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Andrew Harnik / AP

It didn't have the buildup of #ComeyWeek, but #SessionsDay could have its own fireworks. When Attorney General Jeff Sessions said this morning that he wanted tomorrow's Russia-related testimony before the Senate Intelligence Committee (2:30 p.m.) to be public, many Republicans around town were surprised and worried.

"The risk of damage is very high," said one Republican lobbyist. "All possible outcomes are bad. Some worse than others."

  • Behind the curtain: I'm told by Senate Democratic sources that Sessions initially offered a private session, but that was a non-starter with the committee. So the meeting is being held in public at the insistence of the committee.
  • The two-step: The committee let Sessions announce that he was requesting a public hearing, then swiftly issued its own announcement about the open session.
  • If you're Sessions ... You're very conscious that President Trump will watch the hearings, either live or on his TiVo.
  • 1 big thing to watch for, via Matt Miller, a Justice Department official under President Obama: "Will Sessions answer questions about his involvement in Comey's firing, or will he cite executive privilege and an ongoing investigation?"
  • Spicer today: "I think it depends on the scope of the questions, and it would be -- to get into a hypothetical at this point would be premature."

In tomorrow's PM, we'll have the Axios read-between-the-lines of the afternoon testimony. In the meantime ...

Subscribe to Axios AM/PM for a daily rundown of what's new and why it matters, directly from Mike Allen.
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Go deeper

Schumer's m(aj)ority checklist

Senate Minority Leader Chuck Schumer. Photo: Tasos Katopodis/Getty Images

Capitalizing on the Georgia runoffs, achieving a 50-50 Senate and launching an impeachment trial are weighty to-dos for getting Joe Biden's administration up and running on Day One.

What to watch: A blend of ceremonies, hearings and legal timelines will come into play on Tuesday and Wednesday so Chuck Schumer can actually claim the Senate majority and propel the new president's agenda.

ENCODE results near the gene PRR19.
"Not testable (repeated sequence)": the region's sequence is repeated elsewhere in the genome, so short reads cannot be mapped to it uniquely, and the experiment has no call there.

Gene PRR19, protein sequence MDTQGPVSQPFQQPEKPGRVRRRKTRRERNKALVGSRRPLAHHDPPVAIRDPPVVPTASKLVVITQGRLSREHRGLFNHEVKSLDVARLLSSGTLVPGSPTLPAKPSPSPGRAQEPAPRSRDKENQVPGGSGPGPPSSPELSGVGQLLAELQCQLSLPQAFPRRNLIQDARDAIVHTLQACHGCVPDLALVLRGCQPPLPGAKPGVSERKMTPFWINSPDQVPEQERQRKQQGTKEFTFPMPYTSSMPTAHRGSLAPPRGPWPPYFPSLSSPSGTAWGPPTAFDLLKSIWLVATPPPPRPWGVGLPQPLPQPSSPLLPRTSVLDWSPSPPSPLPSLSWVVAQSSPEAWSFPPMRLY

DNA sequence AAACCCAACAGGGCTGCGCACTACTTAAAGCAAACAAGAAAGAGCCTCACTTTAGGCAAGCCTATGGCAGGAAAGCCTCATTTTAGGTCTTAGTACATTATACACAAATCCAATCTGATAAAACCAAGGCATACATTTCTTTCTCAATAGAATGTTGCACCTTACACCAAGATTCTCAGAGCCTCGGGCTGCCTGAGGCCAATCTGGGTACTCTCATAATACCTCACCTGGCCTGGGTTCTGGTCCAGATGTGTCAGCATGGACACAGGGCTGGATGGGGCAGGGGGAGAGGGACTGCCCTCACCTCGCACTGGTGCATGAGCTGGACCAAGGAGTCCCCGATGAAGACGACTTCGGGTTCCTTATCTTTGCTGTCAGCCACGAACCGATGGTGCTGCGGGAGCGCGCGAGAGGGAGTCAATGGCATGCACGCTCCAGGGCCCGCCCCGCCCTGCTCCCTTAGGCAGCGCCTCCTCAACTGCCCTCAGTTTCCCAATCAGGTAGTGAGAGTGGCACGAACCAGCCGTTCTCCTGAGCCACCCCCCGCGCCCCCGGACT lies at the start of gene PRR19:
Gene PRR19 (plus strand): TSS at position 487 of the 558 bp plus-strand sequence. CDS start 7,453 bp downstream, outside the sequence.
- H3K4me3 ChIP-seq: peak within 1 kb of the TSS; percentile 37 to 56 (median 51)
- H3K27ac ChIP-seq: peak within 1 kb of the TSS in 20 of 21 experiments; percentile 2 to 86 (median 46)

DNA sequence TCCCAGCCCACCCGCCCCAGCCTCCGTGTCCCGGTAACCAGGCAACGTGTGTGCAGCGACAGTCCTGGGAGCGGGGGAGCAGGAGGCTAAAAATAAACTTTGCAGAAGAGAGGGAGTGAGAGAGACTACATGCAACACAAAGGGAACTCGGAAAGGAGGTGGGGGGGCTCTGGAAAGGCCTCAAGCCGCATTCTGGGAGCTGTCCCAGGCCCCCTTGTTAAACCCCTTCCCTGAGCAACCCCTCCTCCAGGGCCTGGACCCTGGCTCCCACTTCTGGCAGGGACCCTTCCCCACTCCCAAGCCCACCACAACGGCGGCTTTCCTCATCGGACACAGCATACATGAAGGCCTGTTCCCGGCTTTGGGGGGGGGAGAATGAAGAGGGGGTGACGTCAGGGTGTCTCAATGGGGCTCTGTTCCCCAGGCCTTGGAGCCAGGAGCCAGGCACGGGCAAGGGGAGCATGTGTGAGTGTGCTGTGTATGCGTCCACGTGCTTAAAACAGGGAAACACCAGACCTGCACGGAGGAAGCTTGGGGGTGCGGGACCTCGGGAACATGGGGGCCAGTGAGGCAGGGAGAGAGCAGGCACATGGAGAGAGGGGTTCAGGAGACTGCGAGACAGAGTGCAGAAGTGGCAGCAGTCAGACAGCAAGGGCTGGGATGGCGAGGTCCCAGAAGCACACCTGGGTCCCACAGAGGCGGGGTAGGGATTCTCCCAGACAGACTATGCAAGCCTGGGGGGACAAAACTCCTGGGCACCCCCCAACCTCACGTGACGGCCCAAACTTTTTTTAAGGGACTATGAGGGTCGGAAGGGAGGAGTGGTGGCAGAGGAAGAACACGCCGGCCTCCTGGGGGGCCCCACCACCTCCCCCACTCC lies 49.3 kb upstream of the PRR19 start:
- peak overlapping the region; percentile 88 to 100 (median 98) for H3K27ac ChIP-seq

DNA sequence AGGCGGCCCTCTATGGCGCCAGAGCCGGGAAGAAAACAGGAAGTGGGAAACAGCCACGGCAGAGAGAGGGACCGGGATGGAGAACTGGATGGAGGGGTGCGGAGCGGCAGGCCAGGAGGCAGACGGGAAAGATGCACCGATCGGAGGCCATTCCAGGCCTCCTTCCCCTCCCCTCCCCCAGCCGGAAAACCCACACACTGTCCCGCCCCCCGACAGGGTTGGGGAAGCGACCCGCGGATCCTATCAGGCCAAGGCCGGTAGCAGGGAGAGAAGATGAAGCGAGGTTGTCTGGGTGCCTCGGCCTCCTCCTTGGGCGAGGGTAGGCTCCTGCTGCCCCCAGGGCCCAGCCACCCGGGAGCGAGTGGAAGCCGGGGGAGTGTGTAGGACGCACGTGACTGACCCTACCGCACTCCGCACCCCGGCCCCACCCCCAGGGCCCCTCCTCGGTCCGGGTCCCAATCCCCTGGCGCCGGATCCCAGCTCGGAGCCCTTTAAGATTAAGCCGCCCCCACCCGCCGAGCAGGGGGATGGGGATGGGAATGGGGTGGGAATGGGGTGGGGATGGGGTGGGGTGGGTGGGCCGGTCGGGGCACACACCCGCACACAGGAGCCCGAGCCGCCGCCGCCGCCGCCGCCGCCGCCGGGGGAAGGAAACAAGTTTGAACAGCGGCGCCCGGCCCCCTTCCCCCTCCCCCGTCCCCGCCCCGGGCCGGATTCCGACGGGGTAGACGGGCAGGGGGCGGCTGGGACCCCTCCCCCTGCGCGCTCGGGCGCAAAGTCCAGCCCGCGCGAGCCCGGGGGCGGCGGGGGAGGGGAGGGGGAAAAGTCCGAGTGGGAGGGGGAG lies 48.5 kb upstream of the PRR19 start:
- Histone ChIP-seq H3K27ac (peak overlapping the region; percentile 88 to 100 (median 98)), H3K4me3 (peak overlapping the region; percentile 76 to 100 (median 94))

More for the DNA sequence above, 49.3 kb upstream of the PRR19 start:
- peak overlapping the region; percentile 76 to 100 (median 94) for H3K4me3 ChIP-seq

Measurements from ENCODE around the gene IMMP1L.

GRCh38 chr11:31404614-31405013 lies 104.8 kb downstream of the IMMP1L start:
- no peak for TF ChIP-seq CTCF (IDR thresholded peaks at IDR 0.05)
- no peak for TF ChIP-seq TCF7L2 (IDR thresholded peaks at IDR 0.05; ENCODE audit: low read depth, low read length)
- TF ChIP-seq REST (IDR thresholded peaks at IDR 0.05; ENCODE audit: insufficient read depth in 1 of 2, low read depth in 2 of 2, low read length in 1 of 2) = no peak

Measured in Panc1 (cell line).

The dark new reality in Congress

National Guard troops keep watch at security fencing. Photo: Kent Nishimura/Los Angeles Times via Getty Images

This is how bad things are for elected officials and others working in a post-insurrection Congress:

  • Rep. Norma Torres (D-Calif.) said she had a panic attack while grocery shopping back home.
  • Rep. Jim McGovern (D-Mass.) said police may also have to be at his constituent meetings.
  • Rep. Adam Kinzinger (R-Ill.) told a podcaster he brought a gun to his office on Capitol Hill on Jan. 6 because he anticipated trouble with the proceedings that day.
Off the Rails

Episode 3: Descent into madness ... Trump: "Sometimes you need a little crazy"

Photo illustration: Sarah Grillo/Axios. Photos: Tom Williams/CQ-Roll Call, Chip Somodevilla/Getty Images

Beginning on election night 2020 and continuing through his final days in office, Donald Trump unraveled and dragged America with him, to the point that his followers sacked the U.S. Capitol with two weeks left in his term. This Axios series takes you inside the collapse of a president.

Episode 3: The conspiracy goes too far. Trump's outside lawyers plot to seize voting machines and spin theories about communists, spies and computer software.

President Trump was sitting in the Oval Office one day in late November when a call came in from lawyer Sidney Powell. "Ugh, Sidney," he told the staff in the room before he picked up. "She's getting a little crazy, isn't she? She's really gotta tone it down. No one believes this stuff. It's just too much."